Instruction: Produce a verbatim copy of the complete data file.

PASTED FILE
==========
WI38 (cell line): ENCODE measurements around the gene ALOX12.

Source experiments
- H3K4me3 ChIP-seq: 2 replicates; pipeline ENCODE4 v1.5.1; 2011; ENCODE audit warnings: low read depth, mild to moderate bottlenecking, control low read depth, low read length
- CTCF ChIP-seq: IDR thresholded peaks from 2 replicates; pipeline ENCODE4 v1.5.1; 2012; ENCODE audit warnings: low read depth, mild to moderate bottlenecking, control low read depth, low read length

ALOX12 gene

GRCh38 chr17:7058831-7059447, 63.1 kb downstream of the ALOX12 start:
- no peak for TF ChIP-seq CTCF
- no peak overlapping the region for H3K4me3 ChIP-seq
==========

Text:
WI38 (cell line): ENCODE measurements around the gene ALOX12.

Source experiments
- H3K4me3 ChIP-seq: 2 replicates; pipeline ENCODE4 v1.5.1; 2011; ENCODE audit warnings: low read depth, mild to moderate bottlenecking, control low read depth, low read length
- CTCF ChIP-seq: IDR thresholded peaks from 2 replicates; pipeline ENCODE4 v1.5.1; 2012; ENCODE audit warnings: low read depth, mild to moderate bottlenecking, control low read depth, low read length

ALOX12 gene

GRCh38 chr17:7058831-7059447, 63.1 kb downstream of the ALOX12 start:
- no peak for TF ChIP-seq CTCF
- no peak overlapping the region for H3K4me3 ChIP-seq